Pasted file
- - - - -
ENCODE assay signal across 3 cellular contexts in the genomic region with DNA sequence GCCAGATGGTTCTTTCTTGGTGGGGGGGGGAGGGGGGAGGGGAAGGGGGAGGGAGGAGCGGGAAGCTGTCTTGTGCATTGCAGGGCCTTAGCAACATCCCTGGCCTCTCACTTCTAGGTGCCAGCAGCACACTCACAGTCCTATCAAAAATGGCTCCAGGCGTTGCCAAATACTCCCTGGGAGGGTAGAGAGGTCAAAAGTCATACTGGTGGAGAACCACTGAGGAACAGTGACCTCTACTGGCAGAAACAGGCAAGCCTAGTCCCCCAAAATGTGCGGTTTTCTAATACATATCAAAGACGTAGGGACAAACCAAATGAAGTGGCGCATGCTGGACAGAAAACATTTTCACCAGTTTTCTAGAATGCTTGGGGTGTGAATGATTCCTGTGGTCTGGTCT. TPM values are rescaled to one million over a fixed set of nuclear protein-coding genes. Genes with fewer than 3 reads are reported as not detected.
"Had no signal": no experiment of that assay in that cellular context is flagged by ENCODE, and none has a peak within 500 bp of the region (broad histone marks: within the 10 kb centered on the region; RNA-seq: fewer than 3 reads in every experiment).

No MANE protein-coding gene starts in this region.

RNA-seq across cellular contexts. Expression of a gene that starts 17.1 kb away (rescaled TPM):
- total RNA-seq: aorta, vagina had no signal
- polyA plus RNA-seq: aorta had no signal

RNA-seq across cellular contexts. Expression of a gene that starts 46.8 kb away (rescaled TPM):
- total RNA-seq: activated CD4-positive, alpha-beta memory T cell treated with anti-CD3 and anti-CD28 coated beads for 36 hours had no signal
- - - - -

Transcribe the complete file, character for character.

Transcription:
ENCODE assay signal across 3 cellular contexts in the genomic region with DNA sequence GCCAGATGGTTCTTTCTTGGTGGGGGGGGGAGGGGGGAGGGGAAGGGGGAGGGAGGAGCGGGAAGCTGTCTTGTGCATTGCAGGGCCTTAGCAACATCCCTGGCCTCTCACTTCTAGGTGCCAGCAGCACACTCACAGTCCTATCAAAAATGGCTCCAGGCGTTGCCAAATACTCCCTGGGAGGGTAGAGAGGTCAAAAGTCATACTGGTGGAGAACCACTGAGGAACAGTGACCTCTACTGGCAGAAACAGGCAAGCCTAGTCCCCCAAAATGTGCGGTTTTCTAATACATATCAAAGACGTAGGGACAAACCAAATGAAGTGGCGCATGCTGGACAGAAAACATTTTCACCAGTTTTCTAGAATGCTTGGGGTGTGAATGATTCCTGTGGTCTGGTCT. TPM values are rescaled to one million over a fixed set of nuclear protein-coding genes. Genes with fewer than 3 reads are reported as not detected.
"Had no signal": no experiment of that assay in that cellular context is flagged by ENCODE, and none has a peak within 500 bp of the region (broad histone marks: within the 10 kb centered on the region; RNA-seq: fewer than 3 reads in every experiment).

No MANE protein-coding gene starts in this region.

RNA-seq across cellular contexts. Expression of a gene that starts 17.1 kb away (rescaled TPM):
- total RNA-seq: aorta, vagina had no signal
- polyA plus RNA-seq: aorta had no signal

RNA-seq across cellular contexts. Expression of a gene that starts 46.8 kb away (rescaled TPM):
- total RNA-seq: activated CD4-positive, alpha-beta memory T cell treated with anti-CD3 and anti-CD28 coated beads for 36 hours had no signal